Movie Guide

Red stars denote the reviews of Monitor movie critic David Sterritt unless otherwise noted. Ratings and comments by the Monitor panel (blue stars) reflect the sometimes diverse views of at least three other moviegoers. Information on violence, drugs, sex/nudity, and profanity is compiled by the Monitor panel.

STAR RATINGS

David Sterritt Monitor panel Meaning

**** **** Excellent

*** *** Good

** ** Fair

* * Poor

DUD DUD The Worst

Dancer in the Dark (R)

Director: Lars von Trier. With Bjrk, David Morse, Catherine Deneuve, Peter Stormare, Cara Seymour, Udo Kier, Joel Grey, Jean-Marc Barr, Siobhan Fallon. (140 min.)

***Bjrk is riveting as a single mother who labors in a factory even though she's gradually losing her sight, saves for a surgical procedure that might save her little boy from a similar future, and gets into a deadly dispute when a neighbor threatens to ruin her plans. The other stars are von Trier's highly imaginative directing and Robby Mller's explosive cinematography, using 100 cameras to shoot the song-and-dance numbers that make this musical tragedy a celebration of life despite its awfully grim climax.

Double Parked (Not rated)

Director: Stephen Kinsella. With Callie Thorne, Noah Fleiss, William Sage, Rufus Read, Cassandra Morris. (97 min.)

** A single mother decides to become a meter maid just as her young son is learning how to break into parking meters for spare change. The plot of this dramatic comedy has a lot of other things going on as well, from the mom's romance with a local schoolteacher to the violent outbursts of her former husband, but too many clichs and too much uneven acting dilute its impact.

The Exorcist (R)

Director: William Friedkin. With Linda Blair, Max von Sydow, Ellen Burstyn, Jason Miller, Kitty Winn, Lee J. Cobb, Jack MacGowran. (130 min.)

** In both its original 1973 version and its expanded 2000 edition, this hugely popular horror yarn is less a cleverly spun story than a disjointed collection of shockeroos, surrounding a few ghoulishly effective moments with overcooked plot twists and in-your-face vulgarity. More impressive than the narrative logic are the impressively earnest performances from Burstyn as the mother of a little girl possessed by an evil spirit, Cobb as a friendly cop investigating the situation, and Von Sydow, perfectly cast as the title character, a Roman Catholic priest called in to cast the demon out.

Goya in Bordeaux (Not rated)

Director: Carlos Saura. With Francisco Rabal, Jose Coronado, Dafne Fernndez, Maribel Verd. (100 min.)

** The aging painter spends his final days remembering his youth and pining for long-ago romance. Saura evokes the chilling power of Goya's own artistry at times, but the meandering story doesn't gather much momentum and Vittorio Storaro's camera work is less awesome than usual.

House of Wax (Not rated)

Director: Andr de Toth. With Vincent Price, Carolyn Jones, Phyllis Kirk, Frank Lovejoy. Paul Picerni. (88 min.)

*** Price launched his illustrious career as a horror-movie icon with this 1953 chiller about a deranged artist who uses unfortunate victims to make attractions for his wax museum. The plot is corny, but the acting is fun and the visual effects are uproarious when the movie is shown in its original 3-D format.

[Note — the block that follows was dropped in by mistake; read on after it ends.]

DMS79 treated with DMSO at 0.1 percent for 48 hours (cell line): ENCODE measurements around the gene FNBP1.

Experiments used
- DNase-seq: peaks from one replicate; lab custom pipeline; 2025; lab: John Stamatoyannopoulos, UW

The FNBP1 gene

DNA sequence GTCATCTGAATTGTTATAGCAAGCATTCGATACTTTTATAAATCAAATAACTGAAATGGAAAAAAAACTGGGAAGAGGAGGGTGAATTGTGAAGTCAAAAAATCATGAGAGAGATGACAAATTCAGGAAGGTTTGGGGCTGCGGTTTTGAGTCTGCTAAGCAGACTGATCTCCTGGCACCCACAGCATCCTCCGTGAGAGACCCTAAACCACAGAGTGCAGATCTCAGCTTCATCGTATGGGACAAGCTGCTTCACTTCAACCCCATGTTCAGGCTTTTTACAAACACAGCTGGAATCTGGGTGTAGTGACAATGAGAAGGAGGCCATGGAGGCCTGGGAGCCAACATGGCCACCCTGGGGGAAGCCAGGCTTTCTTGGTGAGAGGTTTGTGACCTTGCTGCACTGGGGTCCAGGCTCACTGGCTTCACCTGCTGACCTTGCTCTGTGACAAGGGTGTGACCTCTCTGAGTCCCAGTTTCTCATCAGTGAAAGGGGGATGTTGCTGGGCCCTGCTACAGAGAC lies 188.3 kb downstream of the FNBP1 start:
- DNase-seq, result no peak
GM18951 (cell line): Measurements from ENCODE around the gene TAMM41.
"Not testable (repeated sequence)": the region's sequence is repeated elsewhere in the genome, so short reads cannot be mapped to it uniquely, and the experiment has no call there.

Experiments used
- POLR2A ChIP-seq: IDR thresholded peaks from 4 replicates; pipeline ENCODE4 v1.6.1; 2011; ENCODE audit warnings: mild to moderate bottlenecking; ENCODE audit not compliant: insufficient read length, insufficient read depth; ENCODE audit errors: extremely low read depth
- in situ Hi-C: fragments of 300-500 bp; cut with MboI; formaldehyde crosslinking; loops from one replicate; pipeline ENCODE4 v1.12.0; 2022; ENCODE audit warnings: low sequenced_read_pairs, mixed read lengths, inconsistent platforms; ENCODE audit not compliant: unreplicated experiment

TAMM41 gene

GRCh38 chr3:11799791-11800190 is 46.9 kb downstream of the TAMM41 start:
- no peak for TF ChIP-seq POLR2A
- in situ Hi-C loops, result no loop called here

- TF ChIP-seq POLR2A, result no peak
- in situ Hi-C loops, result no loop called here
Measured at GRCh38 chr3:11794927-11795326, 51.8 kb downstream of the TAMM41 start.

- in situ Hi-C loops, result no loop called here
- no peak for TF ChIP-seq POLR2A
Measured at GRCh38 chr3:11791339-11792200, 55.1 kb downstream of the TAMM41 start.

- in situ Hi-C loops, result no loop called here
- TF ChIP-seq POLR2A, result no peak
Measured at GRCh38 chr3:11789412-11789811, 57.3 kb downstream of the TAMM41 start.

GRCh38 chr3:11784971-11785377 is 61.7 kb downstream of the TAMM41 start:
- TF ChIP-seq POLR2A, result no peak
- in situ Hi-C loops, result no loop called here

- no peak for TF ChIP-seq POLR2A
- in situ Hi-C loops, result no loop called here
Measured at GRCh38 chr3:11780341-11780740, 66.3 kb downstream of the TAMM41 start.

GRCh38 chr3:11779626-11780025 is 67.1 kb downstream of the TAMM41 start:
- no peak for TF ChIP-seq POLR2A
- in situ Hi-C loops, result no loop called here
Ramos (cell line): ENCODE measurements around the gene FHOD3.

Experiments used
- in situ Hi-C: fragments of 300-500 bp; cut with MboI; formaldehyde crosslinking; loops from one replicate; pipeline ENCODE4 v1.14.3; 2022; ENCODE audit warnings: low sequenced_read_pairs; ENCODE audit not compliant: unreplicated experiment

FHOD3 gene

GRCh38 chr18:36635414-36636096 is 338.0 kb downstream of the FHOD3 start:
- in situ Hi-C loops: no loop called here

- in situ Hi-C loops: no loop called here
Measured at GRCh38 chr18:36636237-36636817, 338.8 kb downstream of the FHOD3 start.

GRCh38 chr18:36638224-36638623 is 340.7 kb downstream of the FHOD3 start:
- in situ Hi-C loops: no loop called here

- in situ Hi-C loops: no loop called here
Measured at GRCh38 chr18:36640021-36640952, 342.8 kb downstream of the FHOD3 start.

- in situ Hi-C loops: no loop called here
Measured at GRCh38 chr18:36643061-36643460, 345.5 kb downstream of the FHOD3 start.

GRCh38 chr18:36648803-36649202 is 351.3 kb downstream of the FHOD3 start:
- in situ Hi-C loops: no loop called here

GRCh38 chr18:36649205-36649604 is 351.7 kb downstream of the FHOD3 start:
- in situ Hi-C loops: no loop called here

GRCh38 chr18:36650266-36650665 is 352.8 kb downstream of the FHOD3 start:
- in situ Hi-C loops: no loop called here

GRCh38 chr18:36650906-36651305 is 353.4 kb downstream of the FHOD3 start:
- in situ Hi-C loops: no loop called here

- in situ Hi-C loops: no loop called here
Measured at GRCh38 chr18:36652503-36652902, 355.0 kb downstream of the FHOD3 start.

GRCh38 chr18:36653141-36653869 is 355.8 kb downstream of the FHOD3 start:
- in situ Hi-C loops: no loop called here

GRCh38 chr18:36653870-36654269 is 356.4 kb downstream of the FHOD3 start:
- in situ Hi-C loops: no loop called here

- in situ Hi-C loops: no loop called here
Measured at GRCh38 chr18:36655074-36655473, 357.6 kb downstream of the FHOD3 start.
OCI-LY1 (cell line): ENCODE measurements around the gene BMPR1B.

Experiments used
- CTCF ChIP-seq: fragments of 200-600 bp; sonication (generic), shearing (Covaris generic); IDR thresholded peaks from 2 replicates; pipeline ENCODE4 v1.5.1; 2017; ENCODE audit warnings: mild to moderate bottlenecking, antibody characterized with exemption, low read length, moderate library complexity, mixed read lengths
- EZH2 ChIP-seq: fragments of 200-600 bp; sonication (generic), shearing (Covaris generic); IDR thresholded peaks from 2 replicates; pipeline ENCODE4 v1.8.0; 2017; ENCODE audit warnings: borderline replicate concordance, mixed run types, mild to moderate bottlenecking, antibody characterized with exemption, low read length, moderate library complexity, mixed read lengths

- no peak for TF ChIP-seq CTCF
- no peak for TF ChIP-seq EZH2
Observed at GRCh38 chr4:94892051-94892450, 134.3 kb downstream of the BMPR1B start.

Left Luggage (Not rated)

Director: Jeroen Krabb. With Laura Fraser, Maximilian Schell, Isabella Rossellini, Jeroen Krabbe, Marianne Saegebrecht, Chaim Topol, Adam Monty. (99 min.)

** A young Jewish woman who's never cared about her religion learns to broaden her horizons when she takes a nanny job in a strict Hasidic household. The drama has compelling moments and touches of imagination, but it relies more on sentiment than sense in conveying its messages about faith, family, and tradition.

30 Days (Not rated)

Director: Aaron Harnick. With Ben Shenkman, Arija Bareikis, Alexander Chaplin, Jerry Adler, Barbara Barrie, Bradley White, Thomas McCarthy. (88 min.)

** After a blind date that works out surprisingly well, a young man finds himself juggling a new romance, his best friend's wedding, and family complications. Shenkman is a likable lead and Harnick makes a competent directing debut. The comedy as a whole is very slight, though.

Under Suspicion (R)

Director: Stephen Hopkins. With Gene Hackman, Morgan Freeman, Monica Bellucci, Thomas Jane. (110 min.)

** A conscientious police officer (Freeman) interrogates a wealthy and powerful friend (Hackman) who might be involved with a series of brutal, sordid crimes. Good acting and an effectively claustrophobic mood compensate for a story that doesn't add up to much in the long run.

Currently iN RELEASE

Almost Famous (R)

Director: Cameron Crowe. With Billy Crudup, Kate Hudson, Patrick Fugit, Frances McDormand, Jason Lee. (122 min.)

*** The adventures of a very young rock-music journalist who accompanies a second-rate band on tour in the early '70s. Crowe's screenplay is loosely based on his past experiences, and a sense of authenticity and sincerity shines through the movie's Hollywood veneer. Fugit gives a starmaking performance as the teenage reporter, and Crudup and Lee are excellent as the band's lead guitarist and singer, respectively. Best of all is Hoffman as Lester Bangs, the legendary rock critic who sees gloomy prospects for a pop scene that's getting too grown-up for its own good.

*** 1/2 A valentine to '70s rock, poignant, funny.

Bait (R)

Director: Antoine Fuqua. With Jamie Foxx, David Morse, Kimberly Elise, Doug Hutchison, David Paymer. (120 min.)

** Feds use a petty thief to lure a killer into the open, manipulating the psychopath into thinking his small-time colleague knows the whereabouts of a hidden treasure trove. The comically tinged action is as lively as it is brainless, and it revels in violence a bit less eagerly than many thrillers of its ilk.

Duets (R)

Director: Bruce Paltrow. With Paul Giamatti, Gwyneth Paltrow, Andre Braugher, Maria Bello, Huey Lewis. (113 min.)

** A burned-out businessman, a gun-toting crook, an idealistic cab driver, and a hooker-turned-chanteuse are among the denizens of this meandering comedy-drama, which uses karaoke singing as a ready-made metaphor for the notion that life's true pleasures may have little to do with professional ambition. The movie is too crisp and calculated, and its interwoven subplots lead to predictable outcomes. It has some lively performances and sprightly songs, though.

** Comical, surfacey, lacks character development.

Highlander: Endgame (R)

Director: Douglas Aarniokoski. With Christopher Lambert, Adrian Paul, Bruce Payne, Ian Paul Cassidy. (100 min.)

* This is the 4th (and last?) movie in the Highlander series that also included a successful syndicated television program. Unfortunately, it is also an obvious attempt to wring the last drop of revenue from fans of what was originally a very entertaining concept. The plot is nothing new: a dangerously strong nemesis of the MacLeod clan has surfaced, intent on exacting revenge for some centuries-old offense, and the two MacLeod immortals must combine strengths to defeat him. For Highlander fans only. By Phelippe Salazar